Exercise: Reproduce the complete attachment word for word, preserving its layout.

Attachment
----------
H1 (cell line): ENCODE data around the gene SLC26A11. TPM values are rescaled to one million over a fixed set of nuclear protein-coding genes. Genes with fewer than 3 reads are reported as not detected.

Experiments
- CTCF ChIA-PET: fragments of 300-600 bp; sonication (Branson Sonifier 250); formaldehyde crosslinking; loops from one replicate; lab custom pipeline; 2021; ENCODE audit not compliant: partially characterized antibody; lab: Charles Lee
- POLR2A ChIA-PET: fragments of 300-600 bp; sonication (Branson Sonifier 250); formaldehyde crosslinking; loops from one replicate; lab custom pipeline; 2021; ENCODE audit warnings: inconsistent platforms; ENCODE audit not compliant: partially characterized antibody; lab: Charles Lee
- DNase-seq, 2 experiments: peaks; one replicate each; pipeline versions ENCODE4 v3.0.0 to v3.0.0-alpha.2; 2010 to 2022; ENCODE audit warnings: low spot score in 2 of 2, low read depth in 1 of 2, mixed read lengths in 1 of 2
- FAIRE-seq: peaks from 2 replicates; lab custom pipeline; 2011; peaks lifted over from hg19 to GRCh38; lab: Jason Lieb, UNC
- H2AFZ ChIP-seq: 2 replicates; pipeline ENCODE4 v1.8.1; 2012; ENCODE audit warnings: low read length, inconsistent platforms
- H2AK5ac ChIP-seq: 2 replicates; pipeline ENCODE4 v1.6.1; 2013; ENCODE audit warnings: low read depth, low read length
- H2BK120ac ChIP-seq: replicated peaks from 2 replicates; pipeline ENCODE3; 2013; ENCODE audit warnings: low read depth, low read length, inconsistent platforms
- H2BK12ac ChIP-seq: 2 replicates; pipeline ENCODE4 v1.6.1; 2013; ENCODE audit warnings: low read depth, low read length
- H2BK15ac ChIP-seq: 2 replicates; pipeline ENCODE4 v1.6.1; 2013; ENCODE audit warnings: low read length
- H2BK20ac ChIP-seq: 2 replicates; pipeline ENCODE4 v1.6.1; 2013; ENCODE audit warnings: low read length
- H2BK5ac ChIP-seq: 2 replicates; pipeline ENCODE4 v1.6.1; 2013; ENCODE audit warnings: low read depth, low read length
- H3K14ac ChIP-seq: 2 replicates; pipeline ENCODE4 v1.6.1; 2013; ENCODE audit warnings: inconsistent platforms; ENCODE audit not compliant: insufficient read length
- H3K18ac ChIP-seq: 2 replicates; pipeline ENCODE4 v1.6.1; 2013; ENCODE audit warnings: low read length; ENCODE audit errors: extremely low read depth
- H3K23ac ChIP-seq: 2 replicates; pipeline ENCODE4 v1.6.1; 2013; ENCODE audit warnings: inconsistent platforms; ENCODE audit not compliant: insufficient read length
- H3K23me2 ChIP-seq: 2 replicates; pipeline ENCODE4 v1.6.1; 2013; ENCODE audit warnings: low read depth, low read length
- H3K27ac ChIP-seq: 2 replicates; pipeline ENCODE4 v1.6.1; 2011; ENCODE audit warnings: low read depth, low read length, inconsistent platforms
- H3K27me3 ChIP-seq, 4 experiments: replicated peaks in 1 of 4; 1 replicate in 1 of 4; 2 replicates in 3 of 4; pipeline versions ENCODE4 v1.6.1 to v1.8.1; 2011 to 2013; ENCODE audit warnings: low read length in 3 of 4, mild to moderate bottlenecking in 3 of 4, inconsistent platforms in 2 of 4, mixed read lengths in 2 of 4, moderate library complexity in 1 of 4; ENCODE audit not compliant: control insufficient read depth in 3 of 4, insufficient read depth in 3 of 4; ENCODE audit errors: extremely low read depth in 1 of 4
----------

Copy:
H1 (cell line): ENCODE data around the gene SLC26A11. TPM values are rescaled to one million over a fixed set of nuclear protein-coding genes. Genes with fewer than 3 reads are reported as not detected.

Experiments
- CTCF ChIA-PET: fragments of 300-600 bp; sonication (Branson Sonifier 250); formaldehyde crosslinking; loops from one replicate; lab custom pipeline; 2021; ENCODE audit not compliant: partially characterized antibody; lab: Charles Lee
- POLR2A ChIA-PET: fragments of 300-600 bp; sonication (Branson Sonifier 250); formaldehyde crosslinking; loops from one replicate; lab custom pipeline; 2021; ENCODE audit warnings: inconsistent platforms; ENCODE audit not compliant: partially characterized antibody; lab: Charles Lee
- DNase-seq, 2 experiments: peaks; one replicate each; pipeline versions ENCODE4 v3.0.0 to v3.0.0-alpha.2; 2010 to 2022; ENCODE audit warnings: low spot score in 2 of 2, low read depth in 1 of 2, mixed read lengths in 1 of 2
- FAIRE-seq: peaks from 2 replicates; lab custom pipeline; 2011; peaks lifted over from hg19 to GRCh38; lab: Jason Lieb, UNC
- H2AFZ ChIP-seq: 2 replicates; pipeline ENCODE4 v1.8.1; 2012; ENCODE audit warnings: low read length, inconsistent platforms
- H2AK5ac ChIP-seq: 2 replicates; pipeline ENCODE4 v1.6.1; 2013; ENCODE audit warnings: low read depth, low read length
- H2BK120ac ChIP-seq: replicated peaks from 2 replicates; pipeline ENCODE3; 2013; ENCODE audit warnings: low read depth, low read length, inconsistent platforms
- H2BK12ac ChIP-seq: 2 replicates; pipeline ENCODE4 v1.6.1; 2013; ENCODE audit warnings: low read depth, low read length
- H2BK15ac ChIP-seq: 2 replicates; pipeline ENCODE4 v1.6.1; 2013; ENCODE audit warnings: low read length
- H2BK20ac ChIP-seq: 2 replicates; pipeline ENCODE4 v1.6.1; 2013; ENCODE audit warnings: low read length
- H2BK5ac ChIP-seq: 2 replicates; pipeline ENCODE4 v1.6.1; 2013; ENCODE audit warnings: low read depth, low read length
- H3K14ac ChIP-seq: 2 replicates; pipeline ENCODE4 v1.6.1; 2013; ENCODE audit warnings: inconsistent platforms; ENCODE audit not compliant: insufficient read length
- H3K18ac ChIP-seq: 2 replicates; pipeline ENCODE4 v1.6.1; 2013; ENCODE audit warnings: low read length; ENCODE audit errors: extremely low read depth
- H3K23ac ChIP-seq: 2 replicates; pipeline ENCODE4 v1.6.1; 2013; ENCODE audit warnings: inconsistent platforms; ENCODE audit not compliant: insufficient read length
- H3K23me2 ChIP-seq: 2 replicates; pipeline ENCODE4 v1.6.1; 2013; ENCODE audit warnings: low read depth, low read length
- H3K27ac ChIP-seq: 2 replicates; pipeline ENCODE4 v1.6.1; 2011; ENCODE audit warnings: low read depth, low read length, inconsistent platforms
- H3K27me3 ChIP-seq, 4 experiments: replicated peaks in 1 of 4; 1 replicate in 1 of 4; 2 replicates in 3 of 4; pipeline versions ENCODE4 v1.6.1 to v1.8.1; 2011 to 2013; ENCODE audit warnings: low read length in 3 of 4, mild to moderate bottlenecking in 3 of 4, inconsistent platforms in 2 of 4, mixed read lengths in 2 of 4, moderate library complexity in 1 of 4; ENCODE audit not compliant: control insufficient read depth in 3 of 4, insufficient read depth in 3 of 4; ENCODE audit errors: extremely low read depth in 1 of 4